“New York [the Adidas Grand Prix Diamond League] was a really great race. I think I ran to the best of my ability that day. I don’t think I was compromised at all by my injury, and then it was in the following weeks where it just didn’t get better and didn’t get better. And then in the couple of weeks leading in to the National Championships, I was running on the ground probably 3-4 times a week, and the rest I was cross-training. So when your ratio of cross training and running on the ground becomes that severe, it’s just hard to keep up your level of fitness, your level of race readiness when you’re not actually, you know, doing your sport every day. And I think it also erodes your confidence.

I went in [to US Nationals] really tentative and thought maybe if I just get in the race and hide away for a little while I’ll be able to really push the last mile. And I think, partly due to that tactic, I really continued to experience the pain throughout the whole race. And then when the race got going with a mile to go, with 3 laps to go, I really didn’t have the confidence and I also didn’t have the training to back me up from the last couple of weeks to be able to go with them.”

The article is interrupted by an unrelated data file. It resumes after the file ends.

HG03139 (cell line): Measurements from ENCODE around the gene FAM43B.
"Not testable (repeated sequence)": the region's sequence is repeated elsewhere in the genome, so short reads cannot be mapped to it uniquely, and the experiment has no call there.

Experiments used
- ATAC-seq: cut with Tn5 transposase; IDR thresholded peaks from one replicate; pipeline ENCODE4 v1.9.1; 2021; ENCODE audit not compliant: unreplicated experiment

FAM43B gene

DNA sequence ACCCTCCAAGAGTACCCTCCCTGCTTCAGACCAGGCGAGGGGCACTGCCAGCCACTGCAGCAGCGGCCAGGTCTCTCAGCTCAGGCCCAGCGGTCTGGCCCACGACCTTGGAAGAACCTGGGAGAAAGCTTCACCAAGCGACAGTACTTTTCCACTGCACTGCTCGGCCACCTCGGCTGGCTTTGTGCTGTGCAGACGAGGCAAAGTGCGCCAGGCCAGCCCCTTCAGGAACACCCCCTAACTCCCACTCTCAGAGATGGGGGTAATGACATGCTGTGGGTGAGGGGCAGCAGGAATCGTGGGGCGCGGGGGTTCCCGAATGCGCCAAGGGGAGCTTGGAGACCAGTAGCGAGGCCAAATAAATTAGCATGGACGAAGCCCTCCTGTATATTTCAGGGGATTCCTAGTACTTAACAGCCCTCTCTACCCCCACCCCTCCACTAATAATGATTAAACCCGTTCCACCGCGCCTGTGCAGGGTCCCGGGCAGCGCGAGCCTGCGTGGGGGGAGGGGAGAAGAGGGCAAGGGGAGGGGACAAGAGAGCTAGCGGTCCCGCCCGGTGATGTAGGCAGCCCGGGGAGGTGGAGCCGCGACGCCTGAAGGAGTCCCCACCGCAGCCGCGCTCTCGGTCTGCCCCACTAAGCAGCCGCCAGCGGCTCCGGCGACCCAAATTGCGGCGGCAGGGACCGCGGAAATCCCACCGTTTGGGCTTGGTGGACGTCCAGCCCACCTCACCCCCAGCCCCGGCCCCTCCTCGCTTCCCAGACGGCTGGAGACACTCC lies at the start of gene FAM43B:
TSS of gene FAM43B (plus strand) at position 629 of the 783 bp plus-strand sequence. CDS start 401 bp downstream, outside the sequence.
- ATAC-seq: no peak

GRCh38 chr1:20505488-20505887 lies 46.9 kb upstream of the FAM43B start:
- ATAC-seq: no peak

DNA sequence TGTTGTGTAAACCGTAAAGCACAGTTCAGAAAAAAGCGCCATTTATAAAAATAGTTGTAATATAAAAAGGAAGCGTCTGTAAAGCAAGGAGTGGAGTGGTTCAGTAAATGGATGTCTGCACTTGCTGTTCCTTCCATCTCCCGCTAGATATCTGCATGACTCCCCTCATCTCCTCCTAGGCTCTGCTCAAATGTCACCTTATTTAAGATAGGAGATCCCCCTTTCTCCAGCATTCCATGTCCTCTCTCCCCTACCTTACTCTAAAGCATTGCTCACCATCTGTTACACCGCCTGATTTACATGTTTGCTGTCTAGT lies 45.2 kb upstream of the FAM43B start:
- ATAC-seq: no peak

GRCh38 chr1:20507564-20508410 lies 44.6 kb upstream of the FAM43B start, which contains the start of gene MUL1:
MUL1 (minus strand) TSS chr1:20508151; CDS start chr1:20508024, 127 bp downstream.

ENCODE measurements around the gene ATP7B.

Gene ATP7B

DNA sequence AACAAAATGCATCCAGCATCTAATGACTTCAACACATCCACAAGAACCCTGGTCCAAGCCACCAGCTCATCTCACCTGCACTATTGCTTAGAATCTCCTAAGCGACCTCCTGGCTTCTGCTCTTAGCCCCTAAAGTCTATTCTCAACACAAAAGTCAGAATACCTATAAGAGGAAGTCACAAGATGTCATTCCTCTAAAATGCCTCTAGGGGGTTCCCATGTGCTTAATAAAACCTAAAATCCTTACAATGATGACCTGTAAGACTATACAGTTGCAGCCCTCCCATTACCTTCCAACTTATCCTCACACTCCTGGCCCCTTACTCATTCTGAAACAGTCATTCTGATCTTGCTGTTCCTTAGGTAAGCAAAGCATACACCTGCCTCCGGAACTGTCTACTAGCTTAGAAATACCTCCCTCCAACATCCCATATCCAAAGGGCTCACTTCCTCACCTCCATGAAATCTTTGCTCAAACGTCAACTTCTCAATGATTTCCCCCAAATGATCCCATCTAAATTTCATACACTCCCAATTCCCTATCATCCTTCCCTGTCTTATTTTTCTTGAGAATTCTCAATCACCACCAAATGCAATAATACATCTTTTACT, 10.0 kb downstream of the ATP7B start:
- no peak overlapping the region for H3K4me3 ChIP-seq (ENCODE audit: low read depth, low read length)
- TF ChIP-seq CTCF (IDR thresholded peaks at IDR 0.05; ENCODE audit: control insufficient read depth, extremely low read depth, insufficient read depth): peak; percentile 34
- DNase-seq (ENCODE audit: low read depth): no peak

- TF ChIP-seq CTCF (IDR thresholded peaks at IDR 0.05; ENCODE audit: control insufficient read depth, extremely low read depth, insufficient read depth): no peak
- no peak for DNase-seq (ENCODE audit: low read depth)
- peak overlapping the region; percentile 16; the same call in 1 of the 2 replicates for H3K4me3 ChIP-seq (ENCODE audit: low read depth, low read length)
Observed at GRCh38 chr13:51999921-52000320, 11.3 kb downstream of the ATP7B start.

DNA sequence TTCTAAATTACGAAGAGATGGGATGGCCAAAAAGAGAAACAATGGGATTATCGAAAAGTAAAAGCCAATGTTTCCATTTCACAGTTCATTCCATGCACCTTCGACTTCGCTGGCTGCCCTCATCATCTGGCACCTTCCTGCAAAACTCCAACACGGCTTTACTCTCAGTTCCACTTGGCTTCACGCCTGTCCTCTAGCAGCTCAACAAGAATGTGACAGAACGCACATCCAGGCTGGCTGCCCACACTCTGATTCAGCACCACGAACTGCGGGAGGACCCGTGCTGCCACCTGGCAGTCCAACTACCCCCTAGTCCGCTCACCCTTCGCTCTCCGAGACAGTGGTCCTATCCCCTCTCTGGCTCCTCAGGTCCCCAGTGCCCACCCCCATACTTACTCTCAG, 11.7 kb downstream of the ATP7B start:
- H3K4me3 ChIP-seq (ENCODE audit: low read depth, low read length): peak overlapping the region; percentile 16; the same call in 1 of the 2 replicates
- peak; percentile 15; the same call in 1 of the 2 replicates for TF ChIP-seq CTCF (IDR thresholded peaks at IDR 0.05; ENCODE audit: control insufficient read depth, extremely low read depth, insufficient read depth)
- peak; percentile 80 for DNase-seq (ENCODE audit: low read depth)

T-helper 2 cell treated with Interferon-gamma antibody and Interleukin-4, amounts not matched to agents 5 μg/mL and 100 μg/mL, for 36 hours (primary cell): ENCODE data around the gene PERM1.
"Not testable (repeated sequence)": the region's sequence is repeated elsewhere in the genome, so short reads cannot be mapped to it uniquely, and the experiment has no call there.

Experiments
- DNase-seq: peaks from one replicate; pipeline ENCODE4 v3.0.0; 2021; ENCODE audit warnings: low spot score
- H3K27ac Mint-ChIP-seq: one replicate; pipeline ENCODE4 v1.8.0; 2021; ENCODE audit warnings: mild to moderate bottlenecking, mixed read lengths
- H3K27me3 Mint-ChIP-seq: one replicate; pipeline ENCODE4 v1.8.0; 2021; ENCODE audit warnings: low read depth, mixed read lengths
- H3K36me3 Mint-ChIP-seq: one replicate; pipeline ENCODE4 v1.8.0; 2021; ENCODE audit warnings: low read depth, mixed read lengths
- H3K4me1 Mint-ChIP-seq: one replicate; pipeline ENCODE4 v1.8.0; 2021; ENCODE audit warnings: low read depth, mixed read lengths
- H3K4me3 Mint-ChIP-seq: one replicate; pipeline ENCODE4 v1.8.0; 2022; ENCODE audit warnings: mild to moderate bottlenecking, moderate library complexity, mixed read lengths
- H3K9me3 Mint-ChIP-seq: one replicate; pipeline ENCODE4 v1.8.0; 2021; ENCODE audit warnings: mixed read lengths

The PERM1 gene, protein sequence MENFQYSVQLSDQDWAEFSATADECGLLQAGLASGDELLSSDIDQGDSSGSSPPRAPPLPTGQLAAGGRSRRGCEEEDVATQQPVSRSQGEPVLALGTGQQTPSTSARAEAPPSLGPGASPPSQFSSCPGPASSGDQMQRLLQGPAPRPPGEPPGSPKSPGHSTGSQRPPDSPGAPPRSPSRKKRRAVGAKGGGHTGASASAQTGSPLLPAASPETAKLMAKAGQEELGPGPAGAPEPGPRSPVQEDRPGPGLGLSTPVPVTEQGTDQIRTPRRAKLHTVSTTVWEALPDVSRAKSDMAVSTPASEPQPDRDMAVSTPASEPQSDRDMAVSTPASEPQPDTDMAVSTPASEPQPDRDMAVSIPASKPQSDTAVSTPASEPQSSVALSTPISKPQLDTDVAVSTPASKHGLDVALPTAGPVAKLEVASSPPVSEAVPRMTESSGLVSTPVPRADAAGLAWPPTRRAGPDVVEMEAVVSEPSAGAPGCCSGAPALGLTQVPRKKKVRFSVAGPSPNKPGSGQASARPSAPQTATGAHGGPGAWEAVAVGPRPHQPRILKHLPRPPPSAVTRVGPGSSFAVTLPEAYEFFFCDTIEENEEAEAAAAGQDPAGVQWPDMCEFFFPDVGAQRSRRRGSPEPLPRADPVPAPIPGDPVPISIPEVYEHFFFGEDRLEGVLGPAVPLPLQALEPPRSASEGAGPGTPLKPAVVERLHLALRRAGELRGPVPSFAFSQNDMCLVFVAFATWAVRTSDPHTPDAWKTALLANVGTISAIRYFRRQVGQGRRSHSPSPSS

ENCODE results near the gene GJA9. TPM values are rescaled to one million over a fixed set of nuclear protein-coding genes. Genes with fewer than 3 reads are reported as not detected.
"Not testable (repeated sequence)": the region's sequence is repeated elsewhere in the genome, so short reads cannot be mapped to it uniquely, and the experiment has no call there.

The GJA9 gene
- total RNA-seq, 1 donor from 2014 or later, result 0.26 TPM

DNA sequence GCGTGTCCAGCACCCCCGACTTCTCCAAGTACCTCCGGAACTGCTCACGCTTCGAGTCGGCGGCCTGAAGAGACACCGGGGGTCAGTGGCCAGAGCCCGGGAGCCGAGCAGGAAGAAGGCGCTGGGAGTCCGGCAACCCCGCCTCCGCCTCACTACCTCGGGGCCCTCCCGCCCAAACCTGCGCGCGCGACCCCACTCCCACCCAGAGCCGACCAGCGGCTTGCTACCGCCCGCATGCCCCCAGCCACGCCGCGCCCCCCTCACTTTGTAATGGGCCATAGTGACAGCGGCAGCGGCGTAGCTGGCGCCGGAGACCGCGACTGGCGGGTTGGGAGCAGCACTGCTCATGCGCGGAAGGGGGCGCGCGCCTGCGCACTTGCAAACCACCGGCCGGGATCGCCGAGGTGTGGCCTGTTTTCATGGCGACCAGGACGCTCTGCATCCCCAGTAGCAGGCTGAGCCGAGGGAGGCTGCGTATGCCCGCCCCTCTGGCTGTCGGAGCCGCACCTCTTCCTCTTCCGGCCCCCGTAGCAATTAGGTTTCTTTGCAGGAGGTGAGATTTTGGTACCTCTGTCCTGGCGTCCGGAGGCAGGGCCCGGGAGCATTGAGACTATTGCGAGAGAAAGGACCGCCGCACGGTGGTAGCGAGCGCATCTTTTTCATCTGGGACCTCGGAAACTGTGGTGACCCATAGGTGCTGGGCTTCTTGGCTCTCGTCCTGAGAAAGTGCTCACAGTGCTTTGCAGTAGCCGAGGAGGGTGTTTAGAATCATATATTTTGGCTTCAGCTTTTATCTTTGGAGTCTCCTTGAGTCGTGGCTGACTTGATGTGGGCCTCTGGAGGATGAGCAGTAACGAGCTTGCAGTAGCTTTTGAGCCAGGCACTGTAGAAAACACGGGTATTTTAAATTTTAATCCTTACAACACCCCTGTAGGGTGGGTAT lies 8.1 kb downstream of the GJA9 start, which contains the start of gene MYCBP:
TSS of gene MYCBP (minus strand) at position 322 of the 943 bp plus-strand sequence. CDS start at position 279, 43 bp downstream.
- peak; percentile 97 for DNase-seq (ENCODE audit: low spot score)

“In my experience, the daily aches and pains should never manifest themselves in a race, especially because the adrenaline is so high.”

When coming back from an injury, playing through the pain is out of the question. Barringer believes that you shouldn’t return to your event until you can confidently execute for a week with no pain whatsoever. To that end, she is dedicating herself to staying off of the road and instead staying fit with biking, running, and physical therapy sessions, and using an AlterG anti-gravity treadmill to keep her running muscles tuned and stamina up.

If in normal training conditions Barringer expects some aches and pains and in races she expects none, in recovery training she’s focused on tracking down the source of every new ache and pain that may arise. With all of these new activities to get used to and without her usual expectations to fall back on, she leans on sports training professionals to help her better listen to her body. She meets with training staff every morning to evaluate any new pain she’s experiencing to determine whether it’s from these new activities or the original injury.

For Barringer, knowing when to push herself and when to rest and seek further evaluation is all a matter of keeping in balance and setting expectations against specific contexts. Knowing this and executing it are two very different things, and Barringer is quick to point out that it’s much easier to be responsible to someone else’s decision than to have to choose for yourself. As a professional, she enjoys a newfound level of control over her own path — that control more often rested in the hands of her coach in college. With the decision about whether or not to compete at Nationals and beyond in her own hands, it took that in-race experience of discomfort and doubt to convince her to put the season aside and work on healing. As you might expect, although she knows it’s the right thing to do, Barringer has a difficult time staying away from her love of running. She pleads, “My really intense sessions are not running right now. And it’s so hard!”